SHAH ALAM: Higher wages for Indonesian domestic workers will be on the agenda when the Malaysia-Indonesia joint working group meets in Jakarta this week.
Indonesia is expected to ask for the monthly salary to be raised to RM1,200 from the present RM800, during the meetings scheduled on Thursday and Friday.
In May, Indonesia sent a memorandum to the Government asking for the minimum wage to be raised to RM1,200.
Besides prospective Malaysian employers saying a loud “No”, any hike in the salary will also not go down well with local economists who say Malaysia is already facing an outflow of RM5bil a year to Indonesia based on the present RM800 wage.
Of the over 320,000 foreign maids in the country, 230,000 are from Indonesia.
UiTM Arshad Ayub Graduate Business School senior lecturer Dr Tan Peck Leong said at least a third of Malaysian women with maids must return to work to compensate for the billions lost in the national economy from dependence on foreign maids.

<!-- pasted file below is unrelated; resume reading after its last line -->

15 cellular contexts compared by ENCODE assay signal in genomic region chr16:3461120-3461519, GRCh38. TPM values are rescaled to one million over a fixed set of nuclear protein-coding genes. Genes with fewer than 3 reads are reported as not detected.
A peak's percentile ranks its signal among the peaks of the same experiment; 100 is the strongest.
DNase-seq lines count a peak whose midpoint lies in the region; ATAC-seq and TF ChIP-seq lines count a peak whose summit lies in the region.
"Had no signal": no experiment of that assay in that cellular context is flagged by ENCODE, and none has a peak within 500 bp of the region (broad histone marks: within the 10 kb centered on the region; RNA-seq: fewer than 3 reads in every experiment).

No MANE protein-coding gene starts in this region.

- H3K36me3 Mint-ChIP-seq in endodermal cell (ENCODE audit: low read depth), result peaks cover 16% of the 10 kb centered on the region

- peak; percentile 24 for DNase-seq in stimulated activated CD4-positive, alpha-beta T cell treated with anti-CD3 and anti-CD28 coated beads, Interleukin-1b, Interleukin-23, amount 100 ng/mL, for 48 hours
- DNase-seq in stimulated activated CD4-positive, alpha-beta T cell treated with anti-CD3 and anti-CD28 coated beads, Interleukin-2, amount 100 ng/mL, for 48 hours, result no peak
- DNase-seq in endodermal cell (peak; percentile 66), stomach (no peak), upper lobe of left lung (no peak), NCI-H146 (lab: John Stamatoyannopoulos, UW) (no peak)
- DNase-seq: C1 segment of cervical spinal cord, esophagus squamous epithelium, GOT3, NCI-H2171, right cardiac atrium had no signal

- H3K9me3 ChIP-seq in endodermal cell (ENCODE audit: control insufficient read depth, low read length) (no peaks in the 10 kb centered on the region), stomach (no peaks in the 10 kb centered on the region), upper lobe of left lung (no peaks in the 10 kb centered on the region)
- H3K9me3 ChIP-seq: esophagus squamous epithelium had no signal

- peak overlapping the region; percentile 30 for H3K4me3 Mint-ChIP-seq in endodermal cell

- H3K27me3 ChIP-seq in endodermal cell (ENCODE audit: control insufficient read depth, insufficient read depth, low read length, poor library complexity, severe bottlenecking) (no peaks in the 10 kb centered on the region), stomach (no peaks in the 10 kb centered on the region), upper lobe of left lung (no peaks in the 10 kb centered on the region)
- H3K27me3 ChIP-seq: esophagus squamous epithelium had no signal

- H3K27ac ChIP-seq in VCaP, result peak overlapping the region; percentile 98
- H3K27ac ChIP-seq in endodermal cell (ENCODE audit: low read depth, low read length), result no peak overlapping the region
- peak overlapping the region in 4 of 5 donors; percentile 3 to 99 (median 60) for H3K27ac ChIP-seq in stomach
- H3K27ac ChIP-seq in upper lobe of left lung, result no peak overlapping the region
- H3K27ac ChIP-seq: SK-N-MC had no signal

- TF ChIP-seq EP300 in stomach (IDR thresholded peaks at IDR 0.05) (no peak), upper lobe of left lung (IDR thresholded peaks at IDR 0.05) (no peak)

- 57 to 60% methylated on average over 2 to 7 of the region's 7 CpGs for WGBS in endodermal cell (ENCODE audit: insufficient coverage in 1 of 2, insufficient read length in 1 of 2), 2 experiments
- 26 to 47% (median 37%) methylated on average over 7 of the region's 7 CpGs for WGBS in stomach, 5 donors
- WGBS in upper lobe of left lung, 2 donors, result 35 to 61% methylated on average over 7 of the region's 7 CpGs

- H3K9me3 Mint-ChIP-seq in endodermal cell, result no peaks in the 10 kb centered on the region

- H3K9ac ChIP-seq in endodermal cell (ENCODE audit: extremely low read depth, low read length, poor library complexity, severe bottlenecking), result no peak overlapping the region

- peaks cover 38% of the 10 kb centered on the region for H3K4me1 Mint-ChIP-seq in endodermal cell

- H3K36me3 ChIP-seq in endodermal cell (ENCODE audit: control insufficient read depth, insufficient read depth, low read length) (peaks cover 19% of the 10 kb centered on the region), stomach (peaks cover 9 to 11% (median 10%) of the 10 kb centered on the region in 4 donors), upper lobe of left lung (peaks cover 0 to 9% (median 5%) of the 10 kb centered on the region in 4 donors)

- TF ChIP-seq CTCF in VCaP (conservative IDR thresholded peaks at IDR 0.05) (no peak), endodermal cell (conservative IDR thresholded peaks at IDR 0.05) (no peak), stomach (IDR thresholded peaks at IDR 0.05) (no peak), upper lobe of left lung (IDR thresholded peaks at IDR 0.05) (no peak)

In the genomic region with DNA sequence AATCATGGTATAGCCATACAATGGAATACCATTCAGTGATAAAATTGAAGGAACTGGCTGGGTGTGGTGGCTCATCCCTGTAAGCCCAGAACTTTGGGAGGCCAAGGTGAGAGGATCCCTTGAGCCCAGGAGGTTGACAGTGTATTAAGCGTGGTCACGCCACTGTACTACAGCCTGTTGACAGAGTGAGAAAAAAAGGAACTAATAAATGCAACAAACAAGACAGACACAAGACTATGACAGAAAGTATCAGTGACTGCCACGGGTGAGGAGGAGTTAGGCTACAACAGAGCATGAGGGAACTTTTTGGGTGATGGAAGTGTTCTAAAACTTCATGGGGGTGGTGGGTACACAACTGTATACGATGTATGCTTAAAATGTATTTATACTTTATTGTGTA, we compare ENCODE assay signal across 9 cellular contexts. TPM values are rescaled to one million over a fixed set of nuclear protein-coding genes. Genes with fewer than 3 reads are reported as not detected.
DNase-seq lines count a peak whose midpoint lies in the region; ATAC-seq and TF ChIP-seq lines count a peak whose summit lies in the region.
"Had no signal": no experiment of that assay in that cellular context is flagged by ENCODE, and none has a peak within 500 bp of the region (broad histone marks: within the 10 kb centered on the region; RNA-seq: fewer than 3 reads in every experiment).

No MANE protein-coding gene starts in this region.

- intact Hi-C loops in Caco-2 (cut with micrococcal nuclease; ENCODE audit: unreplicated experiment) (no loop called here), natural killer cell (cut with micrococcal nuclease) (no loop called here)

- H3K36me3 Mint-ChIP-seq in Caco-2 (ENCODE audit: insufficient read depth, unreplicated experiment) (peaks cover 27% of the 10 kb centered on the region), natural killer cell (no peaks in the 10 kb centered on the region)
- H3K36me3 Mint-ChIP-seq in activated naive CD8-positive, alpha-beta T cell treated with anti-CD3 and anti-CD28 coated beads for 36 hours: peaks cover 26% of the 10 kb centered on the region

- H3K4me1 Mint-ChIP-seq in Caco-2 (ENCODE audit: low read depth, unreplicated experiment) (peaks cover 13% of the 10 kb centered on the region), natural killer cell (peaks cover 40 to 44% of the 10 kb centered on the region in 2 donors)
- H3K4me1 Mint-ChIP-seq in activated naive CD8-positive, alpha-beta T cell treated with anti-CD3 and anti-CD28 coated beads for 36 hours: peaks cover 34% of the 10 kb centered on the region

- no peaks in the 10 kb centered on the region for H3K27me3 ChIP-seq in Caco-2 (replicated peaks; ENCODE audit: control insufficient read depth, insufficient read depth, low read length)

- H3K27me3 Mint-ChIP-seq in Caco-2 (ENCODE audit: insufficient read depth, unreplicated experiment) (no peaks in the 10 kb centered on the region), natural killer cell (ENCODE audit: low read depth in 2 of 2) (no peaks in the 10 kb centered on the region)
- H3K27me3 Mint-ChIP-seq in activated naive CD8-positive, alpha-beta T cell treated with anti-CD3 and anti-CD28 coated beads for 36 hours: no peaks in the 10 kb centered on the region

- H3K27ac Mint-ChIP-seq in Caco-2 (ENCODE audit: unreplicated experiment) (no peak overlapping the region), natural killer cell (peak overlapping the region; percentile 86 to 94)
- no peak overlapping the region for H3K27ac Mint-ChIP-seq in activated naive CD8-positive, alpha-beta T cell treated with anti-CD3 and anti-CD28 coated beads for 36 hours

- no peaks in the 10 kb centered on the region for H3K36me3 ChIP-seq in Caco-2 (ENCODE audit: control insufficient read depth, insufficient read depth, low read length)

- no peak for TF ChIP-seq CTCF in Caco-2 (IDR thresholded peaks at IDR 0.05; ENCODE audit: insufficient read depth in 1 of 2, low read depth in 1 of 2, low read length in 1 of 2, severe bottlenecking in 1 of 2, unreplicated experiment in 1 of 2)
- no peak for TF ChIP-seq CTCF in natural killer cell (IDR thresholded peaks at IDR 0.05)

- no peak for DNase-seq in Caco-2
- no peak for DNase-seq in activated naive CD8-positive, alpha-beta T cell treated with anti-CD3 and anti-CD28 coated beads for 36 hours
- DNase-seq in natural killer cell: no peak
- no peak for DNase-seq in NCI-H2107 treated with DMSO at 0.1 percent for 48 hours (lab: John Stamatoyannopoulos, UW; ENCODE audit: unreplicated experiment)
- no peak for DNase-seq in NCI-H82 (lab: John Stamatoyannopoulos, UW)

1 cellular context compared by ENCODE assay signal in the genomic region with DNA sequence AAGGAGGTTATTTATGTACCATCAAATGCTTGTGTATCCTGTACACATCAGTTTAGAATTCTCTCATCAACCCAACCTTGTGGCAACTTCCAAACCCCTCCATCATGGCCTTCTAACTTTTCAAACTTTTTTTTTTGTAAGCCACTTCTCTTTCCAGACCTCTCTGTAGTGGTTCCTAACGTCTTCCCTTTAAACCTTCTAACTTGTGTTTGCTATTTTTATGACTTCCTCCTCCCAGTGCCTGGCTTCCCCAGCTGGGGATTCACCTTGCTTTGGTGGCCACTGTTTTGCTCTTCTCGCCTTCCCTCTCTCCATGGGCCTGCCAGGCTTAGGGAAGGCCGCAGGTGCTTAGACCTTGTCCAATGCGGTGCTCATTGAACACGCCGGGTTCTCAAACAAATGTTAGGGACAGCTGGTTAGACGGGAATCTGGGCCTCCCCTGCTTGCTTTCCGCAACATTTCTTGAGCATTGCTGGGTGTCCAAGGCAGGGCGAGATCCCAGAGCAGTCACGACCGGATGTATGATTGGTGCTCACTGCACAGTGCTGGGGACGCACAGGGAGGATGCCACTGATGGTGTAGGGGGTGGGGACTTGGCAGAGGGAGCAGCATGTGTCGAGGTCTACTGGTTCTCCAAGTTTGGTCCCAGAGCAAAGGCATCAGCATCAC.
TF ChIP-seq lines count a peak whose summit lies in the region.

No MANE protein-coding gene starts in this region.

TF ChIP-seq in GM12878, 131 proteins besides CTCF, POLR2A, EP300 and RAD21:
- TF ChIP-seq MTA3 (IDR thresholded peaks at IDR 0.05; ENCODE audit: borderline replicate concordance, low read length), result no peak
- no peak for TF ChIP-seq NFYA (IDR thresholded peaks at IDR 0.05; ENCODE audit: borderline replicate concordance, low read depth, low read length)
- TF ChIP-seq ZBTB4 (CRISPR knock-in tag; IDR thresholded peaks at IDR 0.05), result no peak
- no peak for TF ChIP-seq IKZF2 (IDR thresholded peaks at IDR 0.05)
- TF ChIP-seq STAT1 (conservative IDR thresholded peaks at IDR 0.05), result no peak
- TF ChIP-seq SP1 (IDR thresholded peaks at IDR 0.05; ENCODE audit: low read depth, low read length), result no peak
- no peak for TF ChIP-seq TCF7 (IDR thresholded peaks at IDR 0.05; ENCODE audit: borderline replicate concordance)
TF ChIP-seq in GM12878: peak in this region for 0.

Dr Tan, who researches the impact of foreign maids in Malaysia, said there was a rapid rise in the number of Malaysians employing maids.
“From about 4,000 such employers in the 1980s, it is now 320,000. But the female labour force has remained just below the 50% benchmark over the past 25 years.
“This defeats the whole purpose of the government policy on foreign maids, which was meant to allow more Malaysian women to participate in the workforce,” he said.
Malaysia University of Science and Technology (MUST) School of Business dean Dr Yeah Kim Leng noted that maids typically remitted 70% or more of their salaries, an outflow similar to foreign workers’ remittance in other sectors of the economy.
“In the long term, the amount of money lost is great. To recover, at least half of Malaysian women with maids must go back to work, with a minimum salary of RM4,000 a month each to compensate for the loss,” he said.
Dr Tan urged for alternatives to be promoted like daycare centres in workplaces.